It's important that you give your baby liquid paracetamol following vaccination to reduce the risk of fever. Your nurse will give you more information about paracetamol at your vaccination appointment.

Other common side effects include irritability and redness and tenderness at the injection site. The liquid paracetamol will also help with these symptoms.

Read this NHS leaflet on how to use paracetamol to prevent and treat fever after Men B vaccination.

Read more about possible Men B vaccine side effects.

Meningitis B is a killer

Meningococcal group B bacteria is a serious cause of life-threatening infections, including meningitis and blood poisoning, worldwide and the leading infectious killer of babies and young children in the UK.

There are 12 known groups of meningococcal bacteria, and group B (Men B) is responsible for about 90% of meningococcal infections in the UK.

Meningococcal infections tend to come in bursts. In the past 20 years, between 500 and 1,700 people every year, mainly babies and young children, have suffered from Men B disease, with around 1 in 10 dying from the infection. Many of those who survive suffer terrible permanent disability, such as amputation, brain damage and epilepsy.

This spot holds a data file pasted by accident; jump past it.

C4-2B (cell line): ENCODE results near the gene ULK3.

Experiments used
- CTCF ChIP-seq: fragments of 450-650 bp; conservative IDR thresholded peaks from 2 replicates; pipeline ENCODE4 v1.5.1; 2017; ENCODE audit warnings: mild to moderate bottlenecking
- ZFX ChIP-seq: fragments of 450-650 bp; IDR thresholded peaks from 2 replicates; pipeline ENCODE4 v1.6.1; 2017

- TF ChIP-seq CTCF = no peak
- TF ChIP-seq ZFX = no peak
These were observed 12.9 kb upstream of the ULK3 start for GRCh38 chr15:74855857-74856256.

Read more about meningitis.

Men B vaccine protection

There are hundreds of different strains of meningococcal group B bacteria around the world, and some tests predict that the Men B vaccine protects against almost 90% of the ones circulating in England. However, it's not yet clear how this will relate to lives saved or cases prevented.

How the Men B vaccine works

The Men B vaccine is made from three major proteins found on the surface of most meningococcal bacteria, combined with the outer membrane of one Men B strain. Together, these constituents stimulate the immune system to protect against future exposures to meningococcal bacteria.

For more detail on the ingredients of the Men B vaccine, read the patient information leaflet for Bexsero.

Read more about vaccine ingredients.

Different types of meningitis vaccines

There are two vaccines against the other common strains of meningococcal disease  the Men ACWY vaccine (against meningococcal groups A, C, W and Y) which is offered on the NHS to teenagers and first-time students and the Men C vaccine (against meningococcal group C) for babies.